Every member state of the UN knows fully well that which is plainly acceptable or unacceptable within the terms of the Charter and international law. To be sure, there are always spheres of genuine contention and disputatious conversations derived from national interests or technical interpretation. But too often, there is an inclination of too many member states to present what is plainly wrong as right and vice versa.
We all know that it is unacceptable for one state or a group of “likeminded” states, to drive a horse and chariot through the bedrock principles of sovereignty, independence, the equality of states, non-interference and non-intervention, and the peaceful settlement of disputes. We all know that it is plainly wrong, similarly, for any state or group of states to be in quest of hegemony or to be engaged in the unilateralist weaponising of international trade, commerce, finance or banking. We all know that the treasured right to self-defence cannot be exercised disproportionately or outside the boundaries of international law. We all know, too, that it is unacceptable to support or harbour terrorists and international criminals, to facilitate the spread and use of nuclear, chemical and biological weapons, or to deny people basic fundamental human rights. Yet, in these hallowed halls of our UN there is a daily diet of justification for that which is plainly wrong or unacceptable. We ought to resolve to desist from so-doing.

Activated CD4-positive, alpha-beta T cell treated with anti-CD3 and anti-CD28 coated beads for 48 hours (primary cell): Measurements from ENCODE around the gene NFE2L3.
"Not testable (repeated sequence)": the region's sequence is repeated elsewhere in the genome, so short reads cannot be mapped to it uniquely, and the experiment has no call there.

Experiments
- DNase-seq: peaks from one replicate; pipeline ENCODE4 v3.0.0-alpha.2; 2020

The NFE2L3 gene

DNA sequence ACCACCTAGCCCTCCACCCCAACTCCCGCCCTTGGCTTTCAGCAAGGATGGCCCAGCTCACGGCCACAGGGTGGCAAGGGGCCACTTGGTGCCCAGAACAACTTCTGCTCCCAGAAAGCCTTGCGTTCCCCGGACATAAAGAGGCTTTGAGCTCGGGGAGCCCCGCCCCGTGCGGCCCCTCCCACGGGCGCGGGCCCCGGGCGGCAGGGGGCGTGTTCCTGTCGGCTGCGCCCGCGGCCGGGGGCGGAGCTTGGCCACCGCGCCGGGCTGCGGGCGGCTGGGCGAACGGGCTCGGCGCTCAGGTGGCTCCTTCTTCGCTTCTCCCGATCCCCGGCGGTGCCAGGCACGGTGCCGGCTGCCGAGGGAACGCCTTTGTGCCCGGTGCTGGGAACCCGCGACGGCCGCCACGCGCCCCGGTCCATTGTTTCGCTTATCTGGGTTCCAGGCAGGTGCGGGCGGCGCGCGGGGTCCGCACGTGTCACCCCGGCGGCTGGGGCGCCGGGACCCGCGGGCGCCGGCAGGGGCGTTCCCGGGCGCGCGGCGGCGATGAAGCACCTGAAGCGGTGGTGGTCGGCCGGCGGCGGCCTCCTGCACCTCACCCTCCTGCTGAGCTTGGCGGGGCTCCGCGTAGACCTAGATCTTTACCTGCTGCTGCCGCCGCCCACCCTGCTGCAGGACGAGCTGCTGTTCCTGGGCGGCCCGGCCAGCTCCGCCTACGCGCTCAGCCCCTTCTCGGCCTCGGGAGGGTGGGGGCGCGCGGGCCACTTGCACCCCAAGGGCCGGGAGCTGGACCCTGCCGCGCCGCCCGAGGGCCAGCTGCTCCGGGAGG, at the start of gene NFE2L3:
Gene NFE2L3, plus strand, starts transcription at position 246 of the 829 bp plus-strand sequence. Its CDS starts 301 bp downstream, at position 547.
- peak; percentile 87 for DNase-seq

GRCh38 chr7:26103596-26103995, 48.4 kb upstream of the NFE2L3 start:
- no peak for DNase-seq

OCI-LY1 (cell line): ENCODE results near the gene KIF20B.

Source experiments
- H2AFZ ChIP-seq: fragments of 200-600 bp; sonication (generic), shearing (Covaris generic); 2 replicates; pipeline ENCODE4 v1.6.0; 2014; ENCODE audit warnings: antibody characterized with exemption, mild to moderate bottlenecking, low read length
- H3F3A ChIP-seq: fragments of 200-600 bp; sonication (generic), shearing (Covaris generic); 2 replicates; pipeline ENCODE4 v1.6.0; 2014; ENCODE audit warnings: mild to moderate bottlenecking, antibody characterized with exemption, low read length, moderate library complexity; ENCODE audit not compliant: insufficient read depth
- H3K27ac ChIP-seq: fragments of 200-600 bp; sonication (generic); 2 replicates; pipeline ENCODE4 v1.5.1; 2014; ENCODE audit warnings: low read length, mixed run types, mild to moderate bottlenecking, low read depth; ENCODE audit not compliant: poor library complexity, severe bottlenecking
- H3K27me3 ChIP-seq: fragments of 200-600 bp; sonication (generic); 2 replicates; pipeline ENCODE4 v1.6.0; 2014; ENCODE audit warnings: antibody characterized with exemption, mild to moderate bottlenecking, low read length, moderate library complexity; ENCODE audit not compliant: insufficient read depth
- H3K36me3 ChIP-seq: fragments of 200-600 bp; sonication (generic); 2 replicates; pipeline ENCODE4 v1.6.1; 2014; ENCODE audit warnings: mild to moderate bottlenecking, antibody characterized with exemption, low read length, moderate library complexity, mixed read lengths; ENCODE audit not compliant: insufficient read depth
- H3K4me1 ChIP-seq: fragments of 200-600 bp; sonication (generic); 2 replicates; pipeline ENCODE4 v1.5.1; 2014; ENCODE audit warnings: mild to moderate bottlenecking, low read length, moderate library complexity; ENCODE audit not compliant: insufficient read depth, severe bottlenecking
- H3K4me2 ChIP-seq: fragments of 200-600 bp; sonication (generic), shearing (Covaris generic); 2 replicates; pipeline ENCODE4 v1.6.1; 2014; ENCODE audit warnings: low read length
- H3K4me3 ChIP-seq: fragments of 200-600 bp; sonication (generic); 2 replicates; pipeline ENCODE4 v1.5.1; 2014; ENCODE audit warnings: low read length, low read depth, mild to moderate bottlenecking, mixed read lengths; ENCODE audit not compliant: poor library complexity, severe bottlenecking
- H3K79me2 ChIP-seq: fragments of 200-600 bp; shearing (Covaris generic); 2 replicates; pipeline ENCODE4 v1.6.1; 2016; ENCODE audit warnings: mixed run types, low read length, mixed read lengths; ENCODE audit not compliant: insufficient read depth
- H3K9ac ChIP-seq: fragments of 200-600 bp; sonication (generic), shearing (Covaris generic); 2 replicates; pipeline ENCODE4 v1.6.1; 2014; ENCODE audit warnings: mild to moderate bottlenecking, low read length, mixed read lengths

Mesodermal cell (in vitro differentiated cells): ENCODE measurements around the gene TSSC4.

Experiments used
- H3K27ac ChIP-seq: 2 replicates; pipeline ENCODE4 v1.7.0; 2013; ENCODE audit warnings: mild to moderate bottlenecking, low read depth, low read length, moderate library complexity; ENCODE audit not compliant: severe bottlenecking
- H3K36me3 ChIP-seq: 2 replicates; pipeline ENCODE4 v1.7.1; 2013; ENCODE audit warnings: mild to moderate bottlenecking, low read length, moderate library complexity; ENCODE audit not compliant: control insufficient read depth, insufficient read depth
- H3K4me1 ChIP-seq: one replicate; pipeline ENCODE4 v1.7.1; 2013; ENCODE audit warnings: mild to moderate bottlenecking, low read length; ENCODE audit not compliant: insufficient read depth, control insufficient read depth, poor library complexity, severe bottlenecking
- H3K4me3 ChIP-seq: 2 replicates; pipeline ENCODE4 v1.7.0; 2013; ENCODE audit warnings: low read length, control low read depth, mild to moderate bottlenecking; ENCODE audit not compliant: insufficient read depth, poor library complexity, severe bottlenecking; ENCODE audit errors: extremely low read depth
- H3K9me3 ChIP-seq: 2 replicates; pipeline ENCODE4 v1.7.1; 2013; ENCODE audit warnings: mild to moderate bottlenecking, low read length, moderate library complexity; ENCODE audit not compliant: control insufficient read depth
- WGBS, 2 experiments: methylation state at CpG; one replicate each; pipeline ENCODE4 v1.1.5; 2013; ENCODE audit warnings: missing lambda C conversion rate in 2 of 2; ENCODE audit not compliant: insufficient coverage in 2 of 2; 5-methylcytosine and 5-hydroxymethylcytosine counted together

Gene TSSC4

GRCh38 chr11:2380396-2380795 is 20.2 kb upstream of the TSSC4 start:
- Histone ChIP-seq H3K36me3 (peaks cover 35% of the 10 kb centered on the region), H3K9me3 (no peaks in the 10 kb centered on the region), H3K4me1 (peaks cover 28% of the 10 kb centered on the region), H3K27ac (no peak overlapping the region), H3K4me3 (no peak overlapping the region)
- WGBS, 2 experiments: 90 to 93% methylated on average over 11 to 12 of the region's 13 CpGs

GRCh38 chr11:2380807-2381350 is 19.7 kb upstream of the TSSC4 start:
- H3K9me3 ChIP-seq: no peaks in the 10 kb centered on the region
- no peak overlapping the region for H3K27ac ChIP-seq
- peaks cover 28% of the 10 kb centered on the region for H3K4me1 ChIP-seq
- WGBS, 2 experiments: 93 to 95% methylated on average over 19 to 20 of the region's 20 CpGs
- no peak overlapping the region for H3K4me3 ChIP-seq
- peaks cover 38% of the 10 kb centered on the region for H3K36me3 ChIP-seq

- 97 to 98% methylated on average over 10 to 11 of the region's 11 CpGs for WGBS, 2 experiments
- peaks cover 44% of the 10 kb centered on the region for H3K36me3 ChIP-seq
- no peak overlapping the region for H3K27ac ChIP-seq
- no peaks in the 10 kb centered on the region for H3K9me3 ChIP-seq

SMALL STATES AND THE UN
Mr. President, one of the essential contributions to be made by small states like ours is the tireless advocacy for timeless principles enshrined in international law. With no ideological or geostrategic axes to grind, we consider it our solemn obligation not only to articulate these principles, but to ensure that they are applied consistently and upheld in the international community as universal truths, rather than selective, uneven and unpredictable tools to further hegemonic power or great power ambition.
The UN Charter also promises us development and economic well-being which bear upon international peace and security. Accordingly, our best collective efforts require the fixing of underdevelopment, economic insecurity and vulnerability to external shocks so as to limit unnecessary conflicts and discord.
Similarly, we must acknowledge and act upon the security consequences of climate change, the misuse and abuse of the earth’s resources inclusive of the seabed, and the weaponising of outer space.
Mr. President, as I conclude,
The arrogance of power, however derived, too often imbues human beings and nation states with a sense that restraints on them are impermissible. This corrupting power is ignoble which slowly, even imperceptibly, deprives the powerful of much virtue that they possess. Powerlessness, too, can be, and oft-times, is debilitating. Powerlessness invites cowardice and opportunism of the meek; it is also a strong stimulus for solidarity. In the end, an absence of virtue, a tendency of ignobility, an irresponsibility, and a rank hypocrisy are clear and present dangers which attend both the powerful and the powerless, though not in equal measure. The metaphoric cards are stacked in favour of the powerful; so, to those whom much more is given, from them much more is rightly expected. And, to the proverbial least among us, let us be steadfast to the core principles and values of our United Nations and be a conscience in this unruly and chaotic world of much promise. Hopefully, a renewed grace in our United Nations may take us to a better, more peaceful, more secure, more prosperous, place for humanity’s abode.